• This comment has been flagged by the community. Click here to show it
                      identicon
                      Anonymous Coward, 22 Sep 2018 @ 7:38pm

                      Re: Re: Re: Re: Re: Re: Re:

                      Women are often oppressed because men feel insecure, I suppose.

                      I acknowledge transgender people.

                      I don’t know what the Duluth model is.

                      I don’t know why there are women only train cars, maybe safety.

                      To court and sustain a relationship with a woman, a man must sacrifice, which is the basis of love. That was my point.

                      reply to this | link to this | view in chronology ]

              • icon
                Stephen T. Stone (profile), 22 Sep 2018 @ 10:43am

                Cool bigoted generalizations about an entire marginalized group of people, bro.

                Read the Bible, it spells it all out in detail.

                How much of the Bible do you believe in, and how much of that do you take completely literally?

                reply to this | link to this | view in chronology ]

                • This comment has been flagged by the community. Click here to show it
                  identicon
                  Anonymous Coward, 22 Sep 2018 @ 9:03pm

                  Re:

                  Try to look at the situation with how men feel about homosexuals in context - no one I know (and no one here) denies the sexual motivation behind homosexuality - that is, that homosexuals prefer very frequent sex, usually above and beyond what normal women provide. No one should be demeaned if they reject an unwanted sexual overture. Women can say no. Men can say no, too.

                  Women have the right to feel slightly disgusted towards men who make unwanted sexual advances. No one would dispute that basic right. Men feel disgusted by homosexuals that make unwanted sexual advances too. For the most part, homosexual make sexual advances all too frequently, towards other men. Yuck. I don’t like it, other men don’t like it, we feel slightly disgusted by it, just like women do.

                  That does not make us homophobic - it is a normal reaction to an unwanted sexual advance, by either men or women towards either men or women. Not homophobic at all. Just a normal response to something that we are not interested in (at all).

                  reply to this | link to this | view in chronology ]

                  • icon
                    Stephen T. Stone (profile), 22 Sep 2018 @ 9:44pm

                    homosexuals prefer very frequent sex

                    How do you know, with the absolute certainty of God, that every homosexual in the world prefers to have sex on a frequent basis? How do you define “frequent” in this context? What do you consider “sex” in this context?

                    Try to look at the situation with how men feel about homosexuals in context[.] … No one should be demeaned if they reject an unwanted sexual overture. Women can say no. Men can say no, too.

                    …this really makes you sound like you think gay men are rapists. I hope that was not your intent.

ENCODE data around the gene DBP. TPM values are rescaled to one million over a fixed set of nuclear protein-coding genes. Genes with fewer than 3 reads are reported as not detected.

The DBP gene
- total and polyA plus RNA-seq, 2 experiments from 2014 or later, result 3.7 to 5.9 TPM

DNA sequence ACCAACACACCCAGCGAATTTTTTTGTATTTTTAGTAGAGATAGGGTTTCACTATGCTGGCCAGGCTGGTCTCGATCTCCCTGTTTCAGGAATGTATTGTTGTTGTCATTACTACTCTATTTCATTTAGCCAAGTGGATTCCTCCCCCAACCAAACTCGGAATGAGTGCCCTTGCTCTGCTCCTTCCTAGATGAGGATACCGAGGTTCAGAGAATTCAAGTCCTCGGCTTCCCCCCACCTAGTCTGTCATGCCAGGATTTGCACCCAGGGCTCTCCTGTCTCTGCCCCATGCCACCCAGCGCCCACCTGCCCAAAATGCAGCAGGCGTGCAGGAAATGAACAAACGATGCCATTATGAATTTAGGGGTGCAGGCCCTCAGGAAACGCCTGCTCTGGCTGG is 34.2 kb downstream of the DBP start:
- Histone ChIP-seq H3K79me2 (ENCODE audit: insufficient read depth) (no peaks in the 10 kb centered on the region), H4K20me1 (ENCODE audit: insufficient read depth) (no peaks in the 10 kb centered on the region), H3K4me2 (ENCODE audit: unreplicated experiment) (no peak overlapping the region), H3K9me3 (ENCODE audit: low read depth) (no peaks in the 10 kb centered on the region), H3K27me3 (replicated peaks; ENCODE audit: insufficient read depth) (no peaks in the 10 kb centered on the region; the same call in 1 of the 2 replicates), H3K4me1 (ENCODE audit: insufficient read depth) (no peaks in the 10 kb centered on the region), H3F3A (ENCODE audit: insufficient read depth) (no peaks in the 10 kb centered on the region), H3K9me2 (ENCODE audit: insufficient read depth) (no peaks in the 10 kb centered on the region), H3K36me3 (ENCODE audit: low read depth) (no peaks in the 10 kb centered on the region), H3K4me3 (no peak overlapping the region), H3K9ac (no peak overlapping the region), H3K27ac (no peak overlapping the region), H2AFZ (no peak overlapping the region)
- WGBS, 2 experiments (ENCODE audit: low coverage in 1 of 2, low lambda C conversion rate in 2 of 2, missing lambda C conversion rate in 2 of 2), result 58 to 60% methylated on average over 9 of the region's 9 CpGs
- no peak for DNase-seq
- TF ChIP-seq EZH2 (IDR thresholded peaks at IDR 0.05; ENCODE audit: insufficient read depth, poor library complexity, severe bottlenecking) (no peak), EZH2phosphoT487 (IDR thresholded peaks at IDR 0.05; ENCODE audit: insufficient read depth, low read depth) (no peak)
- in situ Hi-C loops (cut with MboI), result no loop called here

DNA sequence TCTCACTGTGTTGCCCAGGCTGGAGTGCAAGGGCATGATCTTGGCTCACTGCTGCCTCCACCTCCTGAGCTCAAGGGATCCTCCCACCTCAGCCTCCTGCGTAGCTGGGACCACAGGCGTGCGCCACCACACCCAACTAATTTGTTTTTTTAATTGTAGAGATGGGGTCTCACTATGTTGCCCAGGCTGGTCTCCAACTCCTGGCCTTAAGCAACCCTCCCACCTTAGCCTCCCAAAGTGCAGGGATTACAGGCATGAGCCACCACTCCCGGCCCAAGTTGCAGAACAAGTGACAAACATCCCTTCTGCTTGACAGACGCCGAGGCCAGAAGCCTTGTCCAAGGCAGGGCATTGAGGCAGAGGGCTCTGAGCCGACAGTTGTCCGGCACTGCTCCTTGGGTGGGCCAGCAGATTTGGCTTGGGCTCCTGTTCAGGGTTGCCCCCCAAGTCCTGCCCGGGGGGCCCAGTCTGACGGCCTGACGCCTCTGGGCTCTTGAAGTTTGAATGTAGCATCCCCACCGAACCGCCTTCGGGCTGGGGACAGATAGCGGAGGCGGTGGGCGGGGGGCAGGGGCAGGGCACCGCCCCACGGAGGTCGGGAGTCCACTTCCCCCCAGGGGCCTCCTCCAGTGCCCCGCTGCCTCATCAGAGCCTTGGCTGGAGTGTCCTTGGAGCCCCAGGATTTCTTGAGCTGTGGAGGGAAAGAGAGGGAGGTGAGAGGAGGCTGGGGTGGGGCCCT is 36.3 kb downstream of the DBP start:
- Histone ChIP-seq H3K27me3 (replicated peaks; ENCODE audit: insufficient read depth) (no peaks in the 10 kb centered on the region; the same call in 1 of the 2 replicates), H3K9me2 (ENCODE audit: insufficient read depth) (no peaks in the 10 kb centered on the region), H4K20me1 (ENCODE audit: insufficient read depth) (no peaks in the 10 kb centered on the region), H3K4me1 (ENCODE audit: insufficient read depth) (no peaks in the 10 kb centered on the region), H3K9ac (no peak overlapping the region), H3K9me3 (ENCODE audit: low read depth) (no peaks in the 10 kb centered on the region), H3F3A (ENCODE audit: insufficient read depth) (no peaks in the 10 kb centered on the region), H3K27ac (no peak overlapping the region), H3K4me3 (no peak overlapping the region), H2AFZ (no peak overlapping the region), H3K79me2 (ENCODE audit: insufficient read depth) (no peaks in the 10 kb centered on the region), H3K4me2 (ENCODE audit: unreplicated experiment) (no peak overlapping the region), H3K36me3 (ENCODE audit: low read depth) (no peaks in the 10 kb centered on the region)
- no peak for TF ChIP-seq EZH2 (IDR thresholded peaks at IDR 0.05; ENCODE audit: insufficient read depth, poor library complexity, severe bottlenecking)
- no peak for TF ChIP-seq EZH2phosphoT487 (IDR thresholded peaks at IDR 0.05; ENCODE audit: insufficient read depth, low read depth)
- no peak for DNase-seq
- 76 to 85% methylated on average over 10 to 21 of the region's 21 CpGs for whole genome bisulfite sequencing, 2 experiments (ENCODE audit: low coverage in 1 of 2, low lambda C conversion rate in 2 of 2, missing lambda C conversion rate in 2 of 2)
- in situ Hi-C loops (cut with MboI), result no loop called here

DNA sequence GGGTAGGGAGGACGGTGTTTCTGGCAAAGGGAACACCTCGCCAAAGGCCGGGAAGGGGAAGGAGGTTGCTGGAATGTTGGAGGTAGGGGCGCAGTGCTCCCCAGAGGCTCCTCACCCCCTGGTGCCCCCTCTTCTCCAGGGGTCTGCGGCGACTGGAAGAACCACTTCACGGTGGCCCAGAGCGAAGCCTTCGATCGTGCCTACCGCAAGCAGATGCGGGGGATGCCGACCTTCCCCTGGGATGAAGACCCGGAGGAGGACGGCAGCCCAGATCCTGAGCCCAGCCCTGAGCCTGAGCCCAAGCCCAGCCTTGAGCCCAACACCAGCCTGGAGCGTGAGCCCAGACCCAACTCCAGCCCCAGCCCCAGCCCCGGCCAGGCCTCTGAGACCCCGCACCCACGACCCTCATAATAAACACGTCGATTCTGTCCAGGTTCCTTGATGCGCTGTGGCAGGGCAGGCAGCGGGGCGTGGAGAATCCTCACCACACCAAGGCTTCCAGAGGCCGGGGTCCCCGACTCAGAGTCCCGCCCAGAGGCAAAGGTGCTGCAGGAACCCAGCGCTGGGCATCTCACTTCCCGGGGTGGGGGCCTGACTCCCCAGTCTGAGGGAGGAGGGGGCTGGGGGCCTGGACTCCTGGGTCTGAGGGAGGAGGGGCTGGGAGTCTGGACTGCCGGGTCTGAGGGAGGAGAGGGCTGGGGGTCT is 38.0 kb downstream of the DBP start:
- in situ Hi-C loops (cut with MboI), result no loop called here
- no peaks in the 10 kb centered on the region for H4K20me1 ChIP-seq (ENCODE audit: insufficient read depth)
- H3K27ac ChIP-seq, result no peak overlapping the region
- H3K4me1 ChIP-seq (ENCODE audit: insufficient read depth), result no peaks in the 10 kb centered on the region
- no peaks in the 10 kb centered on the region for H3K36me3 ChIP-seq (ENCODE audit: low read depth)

Men feel disgusted by homosexuals that make unwanted sexual advances too.

                    I notice that you keep referring to straight men as “men” and gay men as “homosexuals”. How does it feel to have someone point out that the way you talk about gay men and homosexuality indicates how you think of gay men as subhuman?

                    As for the “homosexual advances” bit: Hold onto that thought…

                    homosexual make sexual advances all too frequently, towards other men

                    Th…they’re gay men. What the hell did you expect them to do, go up to women and offer them a free muff dive? (And again: Do not think your “men”/“homosexual” dichotomy has gone unnoticed.)

                    I don’t like it, other men don’t like it, we feel slightly disgusted by it[.] … That does not make us homophobic - it is a normal reaction to an unwanted sexual advance[.]

                    You can refuse a gay man’s sexual advances without acting like that gay man flirtng with you is akin to getting severe food poisoning or being forced to watch The Room on 24-hour repeat. You can just say “I’m straight” to the guy; if he keeps hitting on you/harassing you, you can go find someone to help you—preferably without violence.

                    reply to this | link to this | view in chronology ]

                    • This comment has been flagged by the community. Click here to show it
                      identicon
                      Anonymous Coward, 22 Sep 2018 @ 10:53pm

                      Re:

                      If a woman slaps a guy for unwanted sexual advances, no one would blame her. If she kicked him in the balls, same story, her behavior is understandable. Are you sexist? Women can kick men in the balls, but men cannot kick men in the balls for the same behavior? How weird is that?

                      reply to this | link to this | view in chronology ]

                      • identicon
                        Anonymous Coward, 22 Sep 2018 @ 11:48pm

                        Re: Re:

                        If you get hit on by a gay guy and your first thought is, 'I gotta kick this guy in the nuts,' that's messed up.

                        reply to this | link to this | view in chronology ]